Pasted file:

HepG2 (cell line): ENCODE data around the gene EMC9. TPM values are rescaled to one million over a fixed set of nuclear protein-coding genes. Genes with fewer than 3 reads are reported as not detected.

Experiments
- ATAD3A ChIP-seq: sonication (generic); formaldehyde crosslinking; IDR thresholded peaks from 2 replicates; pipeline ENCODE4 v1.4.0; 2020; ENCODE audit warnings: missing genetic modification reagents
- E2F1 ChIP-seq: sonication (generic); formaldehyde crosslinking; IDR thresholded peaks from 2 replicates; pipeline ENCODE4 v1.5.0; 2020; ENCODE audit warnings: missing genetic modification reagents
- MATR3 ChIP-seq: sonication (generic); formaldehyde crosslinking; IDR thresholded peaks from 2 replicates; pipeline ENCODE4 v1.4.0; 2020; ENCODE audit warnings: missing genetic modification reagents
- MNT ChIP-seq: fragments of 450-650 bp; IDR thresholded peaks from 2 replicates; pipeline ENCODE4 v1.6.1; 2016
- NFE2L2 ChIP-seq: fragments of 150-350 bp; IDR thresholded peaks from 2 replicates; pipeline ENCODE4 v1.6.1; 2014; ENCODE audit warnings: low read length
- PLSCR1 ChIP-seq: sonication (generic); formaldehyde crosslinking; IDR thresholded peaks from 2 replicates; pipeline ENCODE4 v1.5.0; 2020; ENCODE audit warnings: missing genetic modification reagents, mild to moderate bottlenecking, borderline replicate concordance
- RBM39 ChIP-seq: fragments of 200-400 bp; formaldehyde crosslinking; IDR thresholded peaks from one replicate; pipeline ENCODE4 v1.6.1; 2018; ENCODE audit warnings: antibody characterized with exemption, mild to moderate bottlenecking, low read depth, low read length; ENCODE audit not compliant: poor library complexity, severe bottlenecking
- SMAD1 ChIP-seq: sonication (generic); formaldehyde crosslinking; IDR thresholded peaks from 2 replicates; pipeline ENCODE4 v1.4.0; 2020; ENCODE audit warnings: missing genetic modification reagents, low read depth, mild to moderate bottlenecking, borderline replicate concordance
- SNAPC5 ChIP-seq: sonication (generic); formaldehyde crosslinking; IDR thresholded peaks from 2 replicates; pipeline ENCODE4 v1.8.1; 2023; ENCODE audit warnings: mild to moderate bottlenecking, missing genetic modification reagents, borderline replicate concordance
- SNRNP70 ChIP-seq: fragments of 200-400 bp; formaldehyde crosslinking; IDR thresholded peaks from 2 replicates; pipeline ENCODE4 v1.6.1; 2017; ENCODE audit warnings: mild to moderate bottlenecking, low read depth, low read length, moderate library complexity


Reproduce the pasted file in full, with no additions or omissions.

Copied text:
HepG2 (cell line): ENCODE data around the gene EMC9. TPM values are rescaled to one million over a fixed set of nuclear protein-coding genes. Genes with fewer than 3 reads are reported as not detected.

Experiments
- ATAD3A ChIP-seq: sonication (generic); formaldehyde crosslinking; IDR thresholded peaks from 2 replicates; pipeline ENCODE4 v1.4.0; 2020; ENCODE audit warnings: missing genetic modification reagents
- E2F1 ChIP-seq: sonication (generic); formaldehyde crosslinking; IDR thresholded peaks from 2 replicates; pipeline ENCODE4 v1.5.0; 2020; ENCODE audit warnings: missing genetic modification reagents
- MATR3 ChIP-seq: sonication (generic); formaldehyde crosslinking; IDR thresholded peaks from 2 replicates; pipeline ENCODE4 v1.4.0; 2020; ENCODE audit warnings: missing genetic modification reagents
- MNT ChIP-seq: fragments of 450-650 bp; IDR thresholded peaks from 2 replicates; pipeline ENCODE4 v1.6.1; 2016
- NFE2L2 ChIP-seq: fragments of 150-350 bp; IDR thresholded peaks from 2 replicates; pipeline ENCODE4 v1.6.1; 2014; ENCODE audit warnings: low read length
- PLSCR1 ChIP-seq: sonication (generic); formaldehyde crosslinking; IDR thresholded peaks from 2 replicates; pipeline ENCODE4 v1.5.0; 2020; ENCODE audit warnings: missing genetic modification reagents, mild to moderate bottlenecking, borderline replicate concordance
- RBM39 ChIP-seq: fragments of 200-400 bp; formaldehyde crosslinking; IDR thresholded peaks from one replicate; pipeline ENCODE4 v1.6.1; 2018; ENCODE audit warnings: antibody characterized with exemption, mild to moderate bottlenecking, low read depth, low read length; ENCODE audit not compliant: poor library complexity, severe bottlenecking
- SMAD1 ChIP-seq: sonication (generic); formaldehyde crosslinking; IDR thresholded peaks from 2 replicates; pipeline ENCODE4 v1.4.0; 2020; ENCODE audit warnings: missing genetic modification reagents, low read depth, mild to moderate bottlenecking, borderline replicate concordance
- SNAPC5 ChIP-seq: sonication (generic); formaldehyde crosslinking; IDR thresholded peaks from 2 replicates; pipeline ENCODE4 v1.8.1; 2023; ENCODE audit warnings: mild to moderate bottlenecking, missing genetic modification reagents, borderline replicate concordance
- SNRNP70 ChIP-seq: fragments of 200-400 bp; formaldehyde crosslinking; IDR thresholded peaks from 2 replicates; pipeline ENCODE4 v1.6.1; 2017; ENCODE audit warnings: mild to moderate bottlenecking, low read depth, low read length, moderate library complexity